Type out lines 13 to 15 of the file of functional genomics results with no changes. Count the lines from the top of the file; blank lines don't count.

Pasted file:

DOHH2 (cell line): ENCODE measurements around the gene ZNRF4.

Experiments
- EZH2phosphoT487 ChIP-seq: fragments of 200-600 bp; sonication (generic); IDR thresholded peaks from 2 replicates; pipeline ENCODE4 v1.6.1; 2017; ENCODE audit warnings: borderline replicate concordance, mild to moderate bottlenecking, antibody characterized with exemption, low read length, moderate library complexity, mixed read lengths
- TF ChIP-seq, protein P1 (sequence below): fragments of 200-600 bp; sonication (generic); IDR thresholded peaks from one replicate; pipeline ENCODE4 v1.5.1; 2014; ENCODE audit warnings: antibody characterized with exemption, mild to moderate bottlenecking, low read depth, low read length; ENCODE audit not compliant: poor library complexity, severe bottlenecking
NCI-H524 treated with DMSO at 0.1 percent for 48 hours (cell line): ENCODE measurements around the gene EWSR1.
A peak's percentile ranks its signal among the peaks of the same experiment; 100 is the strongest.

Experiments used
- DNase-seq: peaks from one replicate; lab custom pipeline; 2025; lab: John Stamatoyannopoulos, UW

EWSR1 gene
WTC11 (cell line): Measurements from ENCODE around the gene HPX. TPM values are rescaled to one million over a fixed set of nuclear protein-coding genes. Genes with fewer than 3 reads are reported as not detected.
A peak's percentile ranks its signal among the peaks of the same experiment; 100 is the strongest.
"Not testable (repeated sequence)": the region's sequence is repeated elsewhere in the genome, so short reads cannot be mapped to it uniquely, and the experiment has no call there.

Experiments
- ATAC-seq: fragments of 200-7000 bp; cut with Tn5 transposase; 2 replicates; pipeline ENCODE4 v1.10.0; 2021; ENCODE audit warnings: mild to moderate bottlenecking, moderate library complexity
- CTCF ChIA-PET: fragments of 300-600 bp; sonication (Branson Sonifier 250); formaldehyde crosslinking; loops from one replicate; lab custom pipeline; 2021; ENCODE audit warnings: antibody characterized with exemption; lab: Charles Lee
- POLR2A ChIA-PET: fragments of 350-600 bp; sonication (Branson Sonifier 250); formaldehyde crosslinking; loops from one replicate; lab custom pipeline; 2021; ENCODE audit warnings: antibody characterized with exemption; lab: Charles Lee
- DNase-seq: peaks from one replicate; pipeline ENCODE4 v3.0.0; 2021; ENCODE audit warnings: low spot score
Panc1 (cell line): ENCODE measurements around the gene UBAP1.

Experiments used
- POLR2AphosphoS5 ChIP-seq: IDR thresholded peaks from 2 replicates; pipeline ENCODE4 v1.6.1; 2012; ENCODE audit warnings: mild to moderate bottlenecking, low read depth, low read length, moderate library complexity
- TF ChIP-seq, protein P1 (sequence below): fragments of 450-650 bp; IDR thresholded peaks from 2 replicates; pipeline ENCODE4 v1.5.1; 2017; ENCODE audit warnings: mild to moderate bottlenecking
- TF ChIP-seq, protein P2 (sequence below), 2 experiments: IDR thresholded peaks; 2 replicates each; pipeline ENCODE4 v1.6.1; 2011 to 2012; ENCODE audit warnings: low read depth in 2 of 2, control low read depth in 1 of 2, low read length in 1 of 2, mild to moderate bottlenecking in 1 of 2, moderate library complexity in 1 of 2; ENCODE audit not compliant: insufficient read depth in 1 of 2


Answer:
Experiments
- ATAC-seq: fragments of 200-7000 bp; cut with Tn5 transposase; 2 replicates; pipeline ENCODE4 v1.10.0; 2021; ENCODE audit warnings: mild to moderate bottlenecking, moderate library complexity
- CTCF ChIA-PET: fragments of 300-600 bp; sonication (Branson Sonifier 250); formaldehyde crosslinking; loops from one replicate; lab custom pipeline; 2021; ENCODE audit warnings: antibody characterized with exemption; lab: Charles Lee